Wednesday, April 29, 2015

True Story: Movie Review


Stretching out an interesting story and losing the connection to the characters.
True Story is based on the true story of murderer Christian Longo (James Franco) and journalist Michael Finkel (Jonah Hill). Fresh from being fired from The New York Times for making up facts in a story, Finkel learns that FBI Most Wanted man Christian Longo was using his name when captured by authorities. Longo's in jail and Finkel decides to meet with him. Like a cat-and-mouse game set entirely in a prison visitation room, but missing the suspense that is usually supposed to come with a crime thriller. 2015

Directed by: Rupert Goold

Screenplay by: Rupert Goold, David Kajganich
Based on memoir by Michael Finkel

Starring: Jonah Hill, James Franco

The movie is mostly about Finkel. It starts with his investigating a story about African slave trade, then establishing how successful he is, but moving on to the quick reveal of what he fabricated. Back home in his cold and desolate log house in Montana, he receives a call from another reporter asking him about accused murderer Christian Longo using his name as an alias. Finkel knows nothing about this, but ends up travelling to the Oregon prison to meet him and try to find out why. Longo says that he's very impressed with his writing, that it was a sign of respect, and he'll give him an exclusive on his story if in turn, Finkel will teach him to write. Finkel agrees. And thus the movie is the story about Finkel learning and writing the story about Longo's life.

(L-R) Jonah Hill as "Mike Finkel" and James Franco as "Christian Longo"
in TRUE STORY. Photos by Mary Cybulski. Copyright © 2015 Twentieth
Century Fox Film Corporation All Rights Reserved.
Longo loved playing with Finkel's mind, but I'm not sure what the film expected to get out of this section, because we just got a lot of boring scenes of Finkel reading letters from Longo detailing some stories from his childhood and life before the murders, told as uninterestingly as possible. Longo's letters would include pencil drawings of things he felt and the camera would love to zoom in on them, suggesting he might be a psychopath. Obviously he's a psychopath, you don't get yourself on the FBI Most Wanted list and accused of murdering your wife and three children for being normal.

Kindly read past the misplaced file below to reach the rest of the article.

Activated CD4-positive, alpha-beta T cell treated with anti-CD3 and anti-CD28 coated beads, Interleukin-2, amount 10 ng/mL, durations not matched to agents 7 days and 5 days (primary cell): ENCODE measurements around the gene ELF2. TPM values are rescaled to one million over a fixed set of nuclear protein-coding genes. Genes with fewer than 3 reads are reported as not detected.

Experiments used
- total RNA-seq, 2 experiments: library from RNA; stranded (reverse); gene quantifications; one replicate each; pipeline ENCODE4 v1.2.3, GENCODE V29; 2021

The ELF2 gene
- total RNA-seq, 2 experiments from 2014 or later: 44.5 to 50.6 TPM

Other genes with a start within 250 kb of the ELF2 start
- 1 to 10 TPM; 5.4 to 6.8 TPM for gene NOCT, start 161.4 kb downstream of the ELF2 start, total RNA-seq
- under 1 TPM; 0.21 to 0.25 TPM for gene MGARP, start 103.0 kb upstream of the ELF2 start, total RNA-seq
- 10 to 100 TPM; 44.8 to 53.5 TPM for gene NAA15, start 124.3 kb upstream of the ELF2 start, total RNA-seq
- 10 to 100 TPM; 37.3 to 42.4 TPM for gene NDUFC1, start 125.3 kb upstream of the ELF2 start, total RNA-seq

James Franco outshone Jonah Hill. Finkel had the more dramatic character arc, but Longo loved to play with Finkel's mind, torture him psychologically (even if Finkel didn't realize it) and distort his expectations (the audiences' as well) so you don't know where he's taking us. He would act like he killed them, implying that he killed them, but then saying that he didn't, even though he never got as far as saying what actually happened on the night in question. Until the trial.

Felicity Jones as "Jill Finkel" and Jonah Hill as "Mike Finkel" in
TRUE STORY. Photos by Mary Cybulski. Copyright © 2015 Twentieth
Century Fox Film Corporation All Rights Reserved.
The trial offers the next good turn in the movie, because backstory can only keep us interested for so long. The trial and the aftermath finally reveals what he's lying about, what his end game was, and how far it could take Michael Finkel. Felicity Jones, as Finkel's wife, was extremely effective in her few scenes. She never trusted Longo and was an excellent touch point for when we needed to get out of the prison visitation room and into a grounded reality.

True Story does have a fairly interesting story but it's stretched out and over-wrought with close-ups of eyeballs and an unncessarily austere atmosphere just to make sure we know this is a dramatic story. Finkel believes everybody deserves to have their story heard, and I love all of his points for wanting to meet and work with Longo, but he was missing a connection to help pull the audience into his mind.

Similar Titles:

Devil's Knot (2013) - An affecting film of injustice, corruption and hopelessness in Arkansas 1993 (or Salem 1693).

Foxcatcher (2014) - A cold atmosphere for a heartless act.